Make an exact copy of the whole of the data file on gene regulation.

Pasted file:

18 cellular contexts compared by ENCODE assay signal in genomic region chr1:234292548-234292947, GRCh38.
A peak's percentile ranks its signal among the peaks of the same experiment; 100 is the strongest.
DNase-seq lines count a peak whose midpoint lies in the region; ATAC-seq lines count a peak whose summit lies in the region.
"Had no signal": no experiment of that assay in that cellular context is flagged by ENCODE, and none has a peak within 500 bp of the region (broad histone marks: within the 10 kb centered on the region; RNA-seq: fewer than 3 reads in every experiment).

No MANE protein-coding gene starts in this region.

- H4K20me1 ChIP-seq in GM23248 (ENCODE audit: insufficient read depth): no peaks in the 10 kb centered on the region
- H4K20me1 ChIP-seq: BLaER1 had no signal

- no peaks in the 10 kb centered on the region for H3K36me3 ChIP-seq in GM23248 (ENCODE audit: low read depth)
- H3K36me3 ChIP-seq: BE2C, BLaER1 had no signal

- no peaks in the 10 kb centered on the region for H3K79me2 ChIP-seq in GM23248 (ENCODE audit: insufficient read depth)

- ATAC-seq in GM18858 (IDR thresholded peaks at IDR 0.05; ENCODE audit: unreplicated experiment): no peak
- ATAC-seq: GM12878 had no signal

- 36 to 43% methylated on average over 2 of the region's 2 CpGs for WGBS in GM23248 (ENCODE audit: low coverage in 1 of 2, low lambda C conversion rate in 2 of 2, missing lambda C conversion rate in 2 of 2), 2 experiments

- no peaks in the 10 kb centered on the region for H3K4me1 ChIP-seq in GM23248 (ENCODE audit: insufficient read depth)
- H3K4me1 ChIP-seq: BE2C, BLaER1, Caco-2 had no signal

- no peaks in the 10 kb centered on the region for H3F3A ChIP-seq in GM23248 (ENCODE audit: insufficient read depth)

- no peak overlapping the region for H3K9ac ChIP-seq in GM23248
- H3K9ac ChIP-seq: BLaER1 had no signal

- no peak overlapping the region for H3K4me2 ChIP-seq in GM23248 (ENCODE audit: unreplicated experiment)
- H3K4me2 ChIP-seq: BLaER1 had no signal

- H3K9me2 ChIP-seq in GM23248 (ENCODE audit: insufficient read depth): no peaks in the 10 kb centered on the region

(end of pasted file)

18 cellular contexts compared by ENCODE assay signal in genomic region chr1:234292548-234292947, GRCh38.
A peak's percentile ranks its signal among the peaks of the same experiment; 100 is the strongest.
DNase-seq lines count a peak whose midpoint lies in the region; ATAC-seq lines count a peak whose summit lies in the region.
"Had no signal": no experiment of that assay in that cellular context is flagged by ENCODE, and none has a peak within 500 bp of the region (broad histone marks: within the 10 kb centered on the region; RNA-seq: fewer than 3 reads in every experiment).

No MANE protein-coding gene starts in this region.

- H4K20me1 ChIP-seq in GM23248 (ENCODE audit: insufficient read depth): no peaks in the 10 kb centered on the region
- H4K20me1 ChIP-seq: BLaER1 had no signal

- no peaks in the 10 kb centered on the region for H3K36me3 ChIP-seq in GM23248 (ENCODE audit: low read depth)
- H3K36me3 ChIP-seq: BE2C, BLaER1 had no signal

- no peaks in the 10 kb centered on the region for H3K79me2 ChIP-seq in GM23248 (ENCODE audit: insufficient read depth)

- ATAC-seq in GM18858 (IDR thresholded peaks at IDR 0.05; ENCODE audit: unreplicated experiment): no peak
- ATAC-seq: GM12878 had no signal

- 36 to 43% methylated on average over 2 of the region's 2 CpGs for WGBS in GM23248 (ENCODE audit: low coverage in 1 of 2, low lambda C conversion rate in 2 of 2, missing lambda C conversion rate in 2 of 2), 2 experiments

- no peaks in the 10 kb centered on the region for H3K4me1 ChIP-seq in GM23248 (ENCODE audit: insufficient read depth)
- H3K4me1 ChIP-seq: BE2C, BLaER1, Caco-2 had no signal

- no peaks in the 10 kb centered on the region for H3F3A ChIP-seq in GM23248 (ENCODE audit: insufficient read depth)

- no peak overlapping the region for H3K9ac ChIP-seq in GM23248
- H3K9ac ChIP-seq: BLaER1 had no signal

- no peak overlapping the region for H3K4me2 ChIP-seq in GM23248 (ENCODE audit: unreplicated experiment)
- H3K4me2 ChIP-seq: BLaER1 had no signal

- H3K9me2 ChIP-seq in GM23248 (ENCODE audit: insufficient read depth): no peaks in the 10 kb centered on the region